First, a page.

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On Matters of Insurance — Some Hard Lessons Learned

Dispatches from the Trenches

This issue of Dispatches From the Trenches discusses two cases highlighting certain risks that should be considered when a lessor relies on insurance coverage purportedly provided by its lessee. This first case relates to liability insurance and an insurance company’s duty to defend. The second case relates to property insurance and the value (or potential lack thereof) of certificates of insurance.

Transport International Pool v. Continental Insurance Co., 2005 WL 1294392 (Tex. App. Ct., June 2, 2005)

In this case, a Texas Court of Appeals held that the insurance company providing liability insurance as required by an equipment lease did not have to defend, indemnify or otherwise cover a lessor with respect to a lawsuit which alleged lessor’s negligence as the sole cause of the plaintiff’s injury.

Transport International Pool, Inc. d/b/a GE Capital Modular Space (Lessor) leased a construction trailer to Vratsinas Construction Company (Lessee), which was to be anchored and used as an office on Lessee’s construction site. It appears that Lessor was responsible for anchoring the trailer. One of Lessee’s employees (the Plaintiff) was working in the trailer-office when straight line winds blew it over, causing it to roll several times and seriously injuring the Plaintiff. The Plaintiff sued Lessor alleging that Lessor negligently anchored the trailer and was therefore liable for Plaintiff’s injuries. Plaintiff did not name Lessee or any other party as a defendant in the suit.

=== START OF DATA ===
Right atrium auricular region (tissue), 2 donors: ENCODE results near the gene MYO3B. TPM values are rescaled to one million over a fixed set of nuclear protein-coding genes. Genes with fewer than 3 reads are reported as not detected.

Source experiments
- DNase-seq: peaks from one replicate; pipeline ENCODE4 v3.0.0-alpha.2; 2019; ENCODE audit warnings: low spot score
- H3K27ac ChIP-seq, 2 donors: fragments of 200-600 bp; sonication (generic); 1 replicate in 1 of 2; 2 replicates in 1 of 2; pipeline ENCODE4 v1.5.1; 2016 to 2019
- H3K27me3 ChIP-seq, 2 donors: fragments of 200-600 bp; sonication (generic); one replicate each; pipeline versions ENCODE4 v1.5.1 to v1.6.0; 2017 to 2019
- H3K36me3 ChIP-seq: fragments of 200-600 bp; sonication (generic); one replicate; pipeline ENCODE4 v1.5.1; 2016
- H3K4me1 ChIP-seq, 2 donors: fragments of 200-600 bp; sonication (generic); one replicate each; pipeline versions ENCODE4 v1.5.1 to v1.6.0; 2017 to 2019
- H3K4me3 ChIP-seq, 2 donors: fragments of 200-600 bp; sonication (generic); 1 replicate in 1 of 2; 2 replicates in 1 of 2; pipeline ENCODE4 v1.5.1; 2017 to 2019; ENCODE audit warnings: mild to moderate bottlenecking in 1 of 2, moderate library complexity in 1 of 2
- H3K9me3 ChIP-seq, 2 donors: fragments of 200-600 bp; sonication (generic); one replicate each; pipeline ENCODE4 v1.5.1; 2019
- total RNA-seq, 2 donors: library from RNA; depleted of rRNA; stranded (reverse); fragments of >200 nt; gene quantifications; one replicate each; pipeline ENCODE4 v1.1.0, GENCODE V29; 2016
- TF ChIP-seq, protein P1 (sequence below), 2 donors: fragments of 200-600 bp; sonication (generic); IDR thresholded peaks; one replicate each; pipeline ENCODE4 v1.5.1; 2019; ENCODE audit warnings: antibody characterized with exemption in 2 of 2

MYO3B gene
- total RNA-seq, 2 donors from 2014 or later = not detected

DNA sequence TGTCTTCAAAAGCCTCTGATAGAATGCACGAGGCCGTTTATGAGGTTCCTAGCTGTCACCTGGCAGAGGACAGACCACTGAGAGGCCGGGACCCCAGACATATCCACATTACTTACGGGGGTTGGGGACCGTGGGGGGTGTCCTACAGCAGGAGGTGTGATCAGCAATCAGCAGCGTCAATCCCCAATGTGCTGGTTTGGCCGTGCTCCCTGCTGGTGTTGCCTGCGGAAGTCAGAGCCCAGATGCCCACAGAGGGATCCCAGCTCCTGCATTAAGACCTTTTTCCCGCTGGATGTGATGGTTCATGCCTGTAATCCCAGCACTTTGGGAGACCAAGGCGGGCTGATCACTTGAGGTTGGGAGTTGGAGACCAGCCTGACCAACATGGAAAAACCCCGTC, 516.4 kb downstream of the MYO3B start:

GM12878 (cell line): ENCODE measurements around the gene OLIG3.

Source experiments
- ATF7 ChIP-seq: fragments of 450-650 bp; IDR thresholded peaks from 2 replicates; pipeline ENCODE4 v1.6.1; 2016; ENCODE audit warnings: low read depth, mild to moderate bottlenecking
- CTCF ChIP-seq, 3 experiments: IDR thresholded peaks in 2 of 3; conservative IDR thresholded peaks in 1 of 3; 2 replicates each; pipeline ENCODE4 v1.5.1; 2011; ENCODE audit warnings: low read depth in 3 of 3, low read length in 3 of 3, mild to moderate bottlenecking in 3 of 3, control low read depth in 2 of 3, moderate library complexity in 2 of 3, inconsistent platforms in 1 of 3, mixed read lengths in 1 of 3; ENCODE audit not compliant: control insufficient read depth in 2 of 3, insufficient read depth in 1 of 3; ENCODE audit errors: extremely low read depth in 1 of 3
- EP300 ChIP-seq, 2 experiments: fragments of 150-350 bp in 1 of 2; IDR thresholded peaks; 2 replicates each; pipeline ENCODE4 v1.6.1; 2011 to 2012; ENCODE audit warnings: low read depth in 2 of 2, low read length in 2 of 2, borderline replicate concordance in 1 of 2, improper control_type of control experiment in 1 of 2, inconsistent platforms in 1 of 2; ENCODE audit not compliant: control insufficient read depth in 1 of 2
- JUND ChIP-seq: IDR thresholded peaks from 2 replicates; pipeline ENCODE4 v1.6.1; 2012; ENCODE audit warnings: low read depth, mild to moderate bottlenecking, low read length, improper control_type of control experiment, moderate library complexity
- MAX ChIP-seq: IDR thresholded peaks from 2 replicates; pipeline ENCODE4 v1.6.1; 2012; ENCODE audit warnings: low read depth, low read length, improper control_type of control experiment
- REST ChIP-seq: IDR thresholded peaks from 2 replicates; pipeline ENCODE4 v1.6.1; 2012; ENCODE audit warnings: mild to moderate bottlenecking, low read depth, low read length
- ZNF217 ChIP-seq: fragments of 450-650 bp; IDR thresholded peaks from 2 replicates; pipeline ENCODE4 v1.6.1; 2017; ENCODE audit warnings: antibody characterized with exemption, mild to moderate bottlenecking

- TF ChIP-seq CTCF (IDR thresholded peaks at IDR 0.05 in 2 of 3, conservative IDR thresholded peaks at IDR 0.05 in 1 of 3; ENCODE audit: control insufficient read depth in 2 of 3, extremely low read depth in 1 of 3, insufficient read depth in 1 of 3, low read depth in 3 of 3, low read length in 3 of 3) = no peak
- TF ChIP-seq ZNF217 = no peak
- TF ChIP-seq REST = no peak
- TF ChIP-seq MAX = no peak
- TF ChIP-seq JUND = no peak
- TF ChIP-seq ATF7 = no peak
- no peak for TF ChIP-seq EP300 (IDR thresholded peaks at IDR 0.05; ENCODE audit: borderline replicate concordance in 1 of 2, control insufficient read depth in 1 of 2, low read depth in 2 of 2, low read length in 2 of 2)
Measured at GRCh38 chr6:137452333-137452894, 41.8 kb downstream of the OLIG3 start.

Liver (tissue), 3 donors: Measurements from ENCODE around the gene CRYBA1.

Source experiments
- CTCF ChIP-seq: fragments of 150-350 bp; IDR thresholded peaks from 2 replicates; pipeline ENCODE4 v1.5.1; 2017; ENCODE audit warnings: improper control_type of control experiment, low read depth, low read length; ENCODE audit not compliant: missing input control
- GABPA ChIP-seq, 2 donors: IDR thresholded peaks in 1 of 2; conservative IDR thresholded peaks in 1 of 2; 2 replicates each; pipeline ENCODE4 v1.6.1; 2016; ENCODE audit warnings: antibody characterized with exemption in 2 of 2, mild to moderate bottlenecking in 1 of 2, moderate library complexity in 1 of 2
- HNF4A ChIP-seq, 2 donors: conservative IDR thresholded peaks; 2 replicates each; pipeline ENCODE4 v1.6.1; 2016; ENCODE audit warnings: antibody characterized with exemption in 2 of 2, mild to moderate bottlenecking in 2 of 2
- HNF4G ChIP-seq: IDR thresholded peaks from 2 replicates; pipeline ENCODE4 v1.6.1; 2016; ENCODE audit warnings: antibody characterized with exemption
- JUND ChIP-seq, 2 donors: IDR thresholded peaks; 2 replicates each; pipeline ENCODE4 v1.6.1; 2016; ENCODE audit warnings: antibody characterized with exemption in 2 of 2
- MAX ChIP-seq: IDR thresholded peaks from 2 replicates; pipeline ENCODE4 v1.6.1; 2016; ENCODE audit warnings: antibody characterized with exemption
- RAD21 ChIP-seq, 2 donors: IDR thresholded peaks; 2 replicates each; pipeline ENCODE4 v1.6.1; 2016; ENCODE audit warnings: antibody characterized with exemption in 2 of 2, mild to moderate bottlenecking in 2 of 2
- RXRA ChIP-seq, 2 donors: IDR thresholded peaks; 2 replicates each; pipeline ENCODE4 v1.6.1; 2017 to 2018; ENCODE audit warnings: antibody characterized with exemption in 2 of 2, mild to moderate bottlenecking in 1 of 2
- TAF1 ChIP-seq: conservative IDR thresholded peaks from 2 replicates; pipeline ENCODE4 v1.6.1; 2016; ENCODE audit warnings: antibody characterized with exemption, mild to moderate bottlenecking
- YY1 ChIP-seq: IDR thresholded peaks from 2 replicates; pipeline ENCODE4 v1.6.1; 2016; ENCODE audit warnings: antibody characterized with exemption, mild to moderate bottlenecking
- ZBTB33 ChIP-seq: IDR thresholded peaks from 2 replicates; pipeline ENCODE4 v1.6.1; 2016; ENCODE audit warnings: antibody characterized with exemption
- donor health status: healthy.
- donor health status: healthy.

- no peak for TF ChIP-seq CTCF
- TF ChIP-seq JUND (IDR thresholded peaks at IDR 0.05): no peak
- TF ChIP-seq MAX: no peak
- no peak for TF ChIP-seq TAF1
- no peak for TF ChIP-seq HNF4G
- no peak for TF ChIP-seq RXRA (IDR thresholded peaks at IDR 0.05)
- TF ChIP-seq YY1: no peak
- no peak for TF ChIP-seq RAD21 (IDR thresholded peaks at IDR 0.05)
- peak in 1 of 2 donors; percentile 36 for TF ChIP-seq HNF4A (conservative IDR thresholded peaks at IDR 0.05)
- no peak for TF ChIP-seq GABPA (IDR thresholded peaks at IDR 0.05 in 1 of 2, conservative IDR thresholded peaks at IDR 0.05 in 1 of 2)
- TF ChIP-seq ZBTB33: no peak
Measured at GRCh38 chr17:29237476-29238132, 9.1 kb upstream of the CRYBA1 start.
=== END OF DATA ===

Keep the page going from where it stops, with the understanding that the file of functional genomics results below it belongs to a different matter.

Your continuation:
The equipment lease contained standard language requiring Lessee to procure and keep in full force and effect commercial general liability Insurance naming Lessor as an additional insured. Relying on this provision, Lessor filed third-party petition against Lessee and Lessee’s insurance company, Continental Insurance Company.

The Trial Court agreed with Continental’s argument that it had no duty to defend, indemnify or otherwise cover Lessor with respect to Plaintiff’s claim since the sole cause of action was based on Lessor’s negligence.

On appeal, the Appellate Court stated that an insurer’s duty to defend and indemnify another party is determined in accordance with the "eight corners" rule, which requires that the Court compare the allegations within the petition and the insurance policy. The insurance policy contained a fairly common exclusion stating that the insurance does not apply to "bodily injury or property damage arising out of the sole negligence of [the party who otherwise qualifies as an insured]."

The Court held that, since the Plaintiff’s petition only alleged that Lessor was negligent in the anchoring of the trailer, the exclusion clearly applied and Continental had no obligation to defend or indemnify Lessor.

Lessor argued that a variety of other factors may have caused the accident and the exclusion should not negate coverage stating, for example that: 1.) Lessee had sole responsibility for preparing the site on which the trailer would be used; 2.) Lessee had the responsibility of providing firm and level ground for a safe and unobstructed installation; 3.) the site selection for the trailer was the responsibility of Lessee; and 4.) Lessee assumed all maintenance duties.